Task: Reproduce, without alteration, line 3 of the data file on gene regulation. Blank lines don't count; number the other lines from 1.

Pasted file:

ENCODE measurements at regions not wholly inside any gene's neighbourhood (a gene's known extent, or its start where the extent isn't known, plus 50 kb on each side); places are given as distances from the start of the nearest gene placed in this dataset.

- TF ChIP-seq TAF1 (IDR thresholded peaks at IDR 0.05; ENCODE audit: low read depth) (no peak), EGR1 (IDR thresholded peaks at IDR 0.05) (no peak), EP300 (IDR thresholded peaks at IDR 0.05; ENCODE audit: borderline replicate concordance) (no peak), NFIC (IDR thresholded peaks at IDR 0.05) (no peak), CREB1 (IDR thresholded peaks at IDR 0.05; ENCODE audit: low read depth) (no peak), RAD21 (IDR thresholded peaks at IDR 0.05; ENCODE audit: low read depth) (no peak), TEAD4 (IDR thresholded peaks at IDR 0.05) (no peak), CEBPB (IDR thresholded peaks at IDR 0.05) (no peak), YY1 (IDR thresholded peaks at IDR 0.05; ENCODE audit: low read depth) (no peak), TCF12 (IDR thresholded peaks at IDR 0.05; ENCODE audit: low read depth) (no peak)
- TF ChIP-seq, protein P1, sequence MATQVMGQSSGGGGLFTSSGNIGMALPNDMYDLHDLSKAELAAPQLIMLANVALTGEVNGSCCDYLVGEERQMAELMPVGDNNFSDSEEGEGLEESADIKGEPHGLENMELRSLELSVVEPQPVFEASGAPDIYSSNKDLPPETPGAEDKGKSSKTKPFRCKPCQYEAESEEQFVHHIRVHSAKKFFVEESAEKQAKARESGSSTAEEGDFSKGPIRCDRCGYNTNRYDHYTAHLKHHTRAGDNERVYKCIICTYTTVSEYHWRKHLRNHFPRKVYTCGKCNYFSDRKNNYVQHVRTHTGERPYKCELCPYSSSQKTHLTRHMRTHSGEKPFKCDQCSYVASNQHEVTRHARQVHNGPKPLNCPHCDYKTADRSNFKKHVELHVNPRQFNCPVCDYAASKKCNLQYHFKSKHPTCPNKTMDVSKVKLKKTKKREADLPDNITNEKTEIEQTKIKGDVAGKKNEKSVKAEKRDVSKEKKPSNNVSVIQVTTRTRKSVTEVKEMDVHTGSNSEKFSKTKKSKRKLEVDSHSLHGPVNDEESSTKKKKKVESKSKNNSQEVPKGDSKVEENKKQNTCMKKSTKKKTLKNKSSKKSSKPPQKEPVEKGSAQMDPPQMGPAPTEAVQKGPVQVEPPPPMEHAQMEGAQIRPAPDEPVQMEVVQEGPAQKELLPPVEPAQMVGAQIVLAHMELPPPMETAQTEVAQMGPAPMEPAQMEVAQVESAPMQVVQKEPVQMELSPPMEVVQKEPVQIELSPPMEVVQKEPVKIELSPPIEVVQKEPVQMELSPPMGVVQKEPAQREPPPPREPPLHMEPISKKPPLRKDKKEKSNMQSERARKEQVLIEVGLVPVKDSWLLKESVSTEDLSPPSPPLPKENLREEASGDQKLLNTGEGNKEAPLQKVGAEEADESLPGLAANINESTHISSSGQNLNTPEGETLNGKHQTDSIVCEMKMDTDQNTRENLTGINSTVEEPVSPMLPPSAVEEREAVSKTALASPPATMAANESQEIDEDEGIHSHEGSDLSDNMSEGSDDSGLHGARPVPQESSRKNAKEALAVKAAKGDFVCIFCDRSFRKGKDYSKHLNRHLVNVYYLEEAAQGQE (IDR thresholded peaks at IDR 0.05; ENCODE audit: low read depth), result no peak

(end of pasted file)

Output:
- TF ChIP-seq, protein P1, sequence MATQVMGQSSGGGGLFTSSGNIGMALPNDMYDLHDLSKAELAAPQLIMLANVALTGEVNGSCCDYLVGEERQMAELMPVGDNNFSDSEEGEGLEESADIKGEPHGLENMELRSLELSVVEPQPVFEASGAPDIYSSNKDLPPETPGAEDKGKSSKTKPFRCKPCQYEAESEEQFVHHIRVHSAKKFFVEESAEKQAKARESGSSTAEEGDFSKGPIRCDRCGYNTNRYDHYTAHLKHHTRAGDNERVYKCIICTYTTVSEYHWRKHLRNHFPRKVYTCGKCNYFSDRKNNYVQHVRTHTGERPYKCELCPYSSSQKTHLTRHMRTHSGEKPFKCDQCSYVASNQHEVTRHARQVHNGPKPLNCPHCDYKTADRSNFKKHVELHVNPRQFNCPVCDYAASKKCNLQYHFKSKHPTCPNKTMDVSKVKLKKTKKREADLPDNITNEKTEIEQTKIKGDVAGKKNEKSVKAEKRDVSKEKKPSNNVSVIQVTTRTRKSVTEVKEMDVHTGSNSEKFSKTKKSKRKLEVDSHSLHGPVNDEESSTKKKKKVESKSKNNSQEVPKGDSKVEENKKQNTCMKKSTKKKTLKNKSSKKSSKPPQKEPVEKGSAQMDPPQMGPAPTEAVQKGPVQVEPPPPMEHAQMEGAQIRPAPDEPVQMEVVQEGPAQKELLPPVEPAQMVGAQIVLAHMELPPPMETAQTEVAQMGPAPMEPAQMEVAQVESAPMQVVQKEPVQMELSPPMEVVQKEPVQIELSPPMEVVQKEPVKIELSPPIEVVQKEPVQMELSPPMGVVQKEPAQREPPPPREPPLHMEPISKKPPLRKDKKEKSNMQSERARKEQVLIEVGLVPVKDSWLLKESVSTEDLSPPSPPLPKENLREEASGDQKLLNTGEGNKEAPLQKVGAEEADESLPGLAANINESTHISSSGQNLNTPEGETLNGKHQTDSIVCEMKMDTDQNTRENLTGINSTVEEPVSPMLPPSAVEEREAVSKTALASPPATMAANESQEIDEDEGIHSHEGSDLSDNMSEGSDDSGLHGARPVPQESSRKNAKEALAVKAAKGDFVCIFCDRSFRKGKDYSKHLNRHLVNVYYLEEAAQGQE (IDR thresholded peaks at IDR 0.05; ENCODE audit: low read depth), result no peak